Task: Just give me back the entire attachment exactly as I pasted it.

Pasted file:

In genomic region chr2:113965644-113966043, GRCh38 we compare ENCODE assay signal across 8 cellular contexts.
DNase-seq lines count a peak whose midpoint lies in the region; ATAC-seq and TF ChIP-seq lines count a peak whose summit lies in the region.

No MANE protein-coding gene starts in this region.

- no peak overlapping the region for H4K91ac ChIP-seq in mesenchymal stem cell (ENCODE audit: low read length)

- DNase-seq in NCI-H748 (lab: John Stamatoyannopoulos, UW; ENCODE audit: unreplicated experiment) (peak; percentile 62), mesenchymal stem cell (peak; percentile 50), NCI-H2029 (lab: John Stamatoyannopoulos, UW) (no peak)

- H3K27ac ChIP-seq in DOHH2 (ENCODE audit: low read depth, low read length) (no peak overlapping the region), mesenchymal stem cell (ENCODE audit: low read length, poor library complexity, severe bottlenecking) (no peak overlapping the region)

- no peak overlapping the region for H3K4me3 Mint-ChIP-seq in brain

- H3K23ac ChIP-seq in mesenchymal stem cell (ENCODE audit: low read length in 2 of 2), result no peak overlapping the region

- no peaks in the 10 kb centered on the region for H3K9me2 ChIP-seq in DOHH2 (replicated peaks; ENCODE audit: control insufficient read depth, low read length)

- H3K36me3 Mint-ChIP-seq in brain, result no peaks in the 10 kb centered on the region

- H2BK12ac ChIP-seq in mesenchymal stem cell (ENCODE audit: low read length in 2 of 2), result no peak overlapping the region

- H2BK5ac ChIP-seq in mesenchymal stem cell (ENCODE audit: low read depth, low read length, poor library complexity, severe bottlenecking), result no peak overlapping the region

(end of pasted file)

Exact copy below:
In genomic region chr2:113965644-113966043, GRCh38 we compare ENCODE assay signal across 8 cellular contexts.
DNase-seq lines count a peak whose midpoint lies in the region; ATAC-seq and TF ChIP-seq lines count a peak whose summit lies in the region.

No MANE protein-coding gene starts in this region.

- no peak overlapping the region for H4K91ac ChIP-seq in mesenchymal stem cell (ENCODE audit: low read length)

- DNase-seq in NCI-H748 (lab: John Stamatoyannopoulos, UW; ENCODE audit: unreplicated experiment) (peak; percentile 62), mesenchymal stem cell (peak; percentile 50), NCI-H2029 (lab: John Stamatoyannopoulos, UW) (no peak)

- H3K27ac ChIP-seq in DOHH2 (ENCODE audit: low read depth, low read length) (no peak overlapping the region), mesenchymal stem cell (ENCODE audit: low read length, poor library complexity, severe bottlenecking) (no peak overlapping the region)

- no peak overlapping the region for H3K4me3 Mint-ChIP-seq in brain

- H3K23ac ChIP-seq in mesenchymal stem cell (ENCODE audit: low read length in 2 of 2), result no peak overlapping the region

- no peaks in the 10 kb centered on the region for H3K9me2 ChIP-seq in DOHH2 (replicated peaks; ENCODE audit: control insufficient read depth, low read length)

- H3K36me3 Mint-ChIP-seq in brain, result no peaks in the 10 kb centered on the region

- H2BK12ac ChIP-seq in mesenchymal stem cell (ENCODE audit: low read length in 2 of 2), result no peak overlapping the region

- H2BK5ac ChIP-seq in mesenchymal stem cell (ENCODE audit: low read depth, low read length, poor library complexity, severe bottlenecking), result no peak overlapping the region